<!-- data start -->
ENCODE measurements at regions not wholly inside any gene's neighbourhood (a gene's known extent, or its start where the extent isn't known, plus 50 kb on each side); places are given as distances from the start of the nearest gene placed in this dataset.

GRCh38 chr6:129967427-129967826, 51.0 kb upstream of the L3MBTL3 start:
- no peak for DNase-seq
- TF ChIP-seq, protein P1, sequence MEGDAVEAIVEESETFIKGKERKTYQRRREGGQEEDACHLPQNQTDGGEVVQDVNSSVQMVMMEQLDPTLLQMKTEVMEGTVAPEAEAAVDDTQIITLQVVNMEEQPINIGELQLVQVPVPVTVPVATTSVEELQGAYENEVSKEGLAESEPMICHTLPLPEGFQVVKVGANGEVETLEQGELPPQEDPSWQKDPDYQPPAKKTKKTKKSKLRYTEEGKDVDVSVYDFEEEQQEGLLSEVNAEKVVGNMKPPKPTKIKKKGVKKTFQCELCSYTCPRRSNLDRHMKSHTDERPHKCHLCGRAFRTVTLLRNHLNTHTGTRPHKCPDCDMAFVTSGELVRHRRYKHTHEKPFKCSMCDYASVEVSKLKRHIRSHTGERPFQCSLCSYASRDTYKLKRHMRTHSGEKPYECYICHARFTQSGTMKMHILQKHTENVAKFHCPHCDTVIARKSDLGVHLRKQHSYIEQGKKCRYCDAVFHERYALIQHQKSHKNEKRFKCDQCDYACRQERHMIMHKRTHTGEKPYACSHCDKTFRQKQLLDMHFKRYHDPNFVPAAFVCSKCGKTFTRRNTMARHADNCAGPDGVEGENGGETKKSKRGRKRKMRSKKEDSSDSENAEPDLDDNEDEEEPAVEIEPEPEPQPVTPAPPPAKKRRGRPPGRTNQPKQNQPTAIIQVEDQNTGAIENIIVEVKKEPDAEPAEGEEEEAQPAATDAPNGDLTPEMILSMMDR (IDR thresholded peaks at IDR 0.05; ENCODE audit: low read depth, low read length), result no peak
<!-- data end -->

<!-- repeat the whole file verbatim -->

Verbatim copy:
ENCODE measurements at regions not wholly inside any gene's neighbourhood (a gene's known extent, or its start where the extent isn't known, plus 50 kb on each side); places are given as distances from the start of the nearest gene placed in this dataset.

GRCh38 chr6:129967427-129967826, 51.0 kb upstream of the L3MBTL3 start:
- no peak for DNase-seq
- TF ChIP-seq, protein P1, sequence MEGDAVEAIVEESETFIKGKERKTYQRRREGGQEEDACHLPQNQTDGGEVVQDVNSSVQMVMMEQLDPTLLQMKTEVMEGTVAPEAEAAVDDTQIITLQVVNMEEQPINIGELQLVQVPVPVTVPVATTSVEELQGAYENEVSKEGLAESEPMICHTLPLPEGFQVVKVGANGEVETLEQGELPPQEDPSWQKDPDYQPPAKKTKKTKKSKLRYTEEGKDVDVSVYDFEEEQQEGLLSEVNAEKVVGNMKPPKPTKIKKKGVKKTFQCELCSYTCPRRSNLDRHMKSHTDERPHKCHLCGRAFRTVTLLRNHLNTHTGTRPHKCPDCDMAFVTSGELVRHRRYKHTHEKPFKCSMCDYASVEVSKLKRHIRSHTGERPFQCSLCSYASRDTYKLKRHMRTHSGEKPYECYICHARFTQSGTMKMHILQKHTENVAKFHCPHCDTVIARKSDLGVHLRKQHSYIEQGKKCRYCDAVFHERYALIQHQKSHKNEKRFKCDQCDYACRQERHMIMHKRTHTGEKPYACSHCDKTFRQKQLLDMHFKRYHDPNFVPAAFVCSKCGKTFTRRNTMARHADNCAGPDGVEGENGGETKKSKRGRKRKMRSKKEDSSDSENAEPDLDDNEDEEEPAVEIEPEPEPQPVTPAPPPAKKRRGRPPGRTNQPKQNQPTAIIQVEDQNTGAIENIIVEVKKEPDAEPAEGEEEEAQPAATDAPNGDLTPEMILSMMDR (IDR thresholded peaks at IDR 0.05; ENCODE audit: low read depth, low read length), result no peak